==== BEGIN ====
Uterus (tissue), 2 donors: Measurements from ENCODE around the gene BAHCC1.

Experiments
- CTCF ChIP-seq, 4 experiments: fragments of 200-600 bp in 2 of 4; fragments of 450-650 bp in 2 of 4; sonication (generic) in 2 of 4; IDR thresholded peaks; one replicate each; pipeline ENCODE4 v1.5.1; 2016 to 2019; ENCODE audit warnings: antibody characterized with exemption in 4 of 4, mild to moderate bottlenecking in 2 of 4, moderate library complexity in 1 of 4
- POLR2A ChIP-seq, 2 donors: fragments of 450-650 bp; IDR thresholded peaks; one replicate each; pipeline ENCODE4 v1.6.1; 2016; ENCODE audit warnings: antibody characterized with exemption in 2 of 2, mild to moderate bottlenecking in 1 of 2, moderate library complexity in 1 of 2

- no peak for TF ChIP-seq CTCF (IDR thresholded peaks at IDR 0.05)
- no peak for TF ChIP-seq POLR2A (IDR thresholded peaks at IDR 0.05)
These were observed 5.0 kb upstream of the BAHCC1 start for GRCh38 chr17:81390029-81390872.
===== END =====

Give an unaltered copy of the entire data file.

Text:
Uterus (tissue), 2 donors: Measurements from ENCODE around the gene BAHCC1.

Experiments
- CTCF ChIP-seq, 4 experiments: fragments of 200-600 bp in 2 of 4; fragments of 450-650 bp in 2 of 4; sonication (generic) in 2 of 4; IDR thresholded peaks; one replicate each; pipeline ENCODE4 v1.5.1; 2016 to 2019; ENCODE audit warnings: antibody characterized with exemption in 4 of 4, mild to moderate bottlenecking in 2 of 4, moderate library complexity in 1 of 4
- POLR2A ChIP-seq, 2 donors: fragments of 450-650 bp; IDR thresholded peaks; one replicate each; pipeline ENCODE4 v1.6.1; 2016; ENCODE audit warnings: antibody characterized with exemption in 2 of 2, mild to moderate bottlenecking in 1 of 2, moderate library complexity in 1 of 2

- no peak for TF ChIP-seq CTCF (IDR thresholded peaks at IDR 0.05)
- no peak for TF ChIP-seq POLR2A (IDR thresholded peaks at IDR 0.05)
These were observed 5.0 kb upstream of the BAHCC1 start for GRCh38 chr17:81390029-81390872.